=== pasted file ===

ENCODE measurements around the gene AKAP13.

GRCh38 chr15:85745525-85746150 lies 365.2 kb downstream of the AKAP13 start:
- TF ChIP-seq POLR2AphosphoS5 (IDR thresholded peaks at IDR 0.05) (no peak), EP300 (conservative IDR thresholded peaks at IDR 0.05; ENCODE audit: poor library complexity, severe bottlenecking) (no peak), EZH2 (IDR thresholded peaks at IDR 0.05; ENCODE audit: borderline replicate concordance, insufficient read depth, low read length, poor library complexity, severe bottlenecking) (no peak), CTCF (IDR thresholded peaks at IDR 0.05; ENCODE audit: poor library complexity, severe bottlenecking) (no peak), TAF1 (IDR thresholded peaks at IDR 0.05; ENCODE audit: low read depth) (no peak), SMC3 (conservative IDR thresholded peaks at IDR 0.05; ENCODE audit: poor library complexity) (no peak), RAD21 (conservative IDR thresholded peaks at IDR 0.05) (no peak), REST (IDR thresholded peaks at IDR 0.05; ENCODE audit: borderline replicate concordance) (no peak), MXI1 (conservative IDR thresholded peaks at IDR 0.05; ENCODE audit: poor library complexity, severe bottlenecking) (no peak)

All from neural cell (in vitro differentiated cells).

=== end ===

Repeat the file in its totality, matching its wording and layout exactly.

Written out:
ENCODE measurements around the gene AKAP13.

GRCh38 chr15:85745525-85746150 lies 365.2 kb downstream of the AKAP13 start:
- TF ChIP-seq POLR2AphosphoS5 (IDR thresholded peaks at IDR 0.05) (no peak), EP300 (conservative IDR thresholded peaks at IDR 0.05; ENCODE audit: poor library complexity, severe bottlenecking) (no peak), EZH2 (IDR thresholded peaks at IDR 0.05; ENCODE audit: borderline replicate concordance, insufficient read depth, low read length, poor library complexity, severe bottlenecking) (no peak), CTCF (IDR thresholded peaks at IDR 0.05; ENCODE audit: poor library complexity, severe bottlenecking) (no peak), TAF1 (IDR thresholded peaks at IDR 0.05; ENCODE audit: low read depth) (no peak), SMC3 (conservative IDR thresholded peaks at IDR 0.05; ENCODE audit: poor library complexity) (no peak), RAD21 (conservative IDR thresholded peaks at IDR 0.05) (no peak), REST (IDR thresholded peaks at IDR 0.05; ENCODE audit: borderline replicate concordance) (no peak), MXI1 (conservative IDR thresholded peaks at IDR 0.05; ENCODE audit: poor library complexity, severe bottlenecking) (no peak)

All from neural cell (in vitro differentiated cells).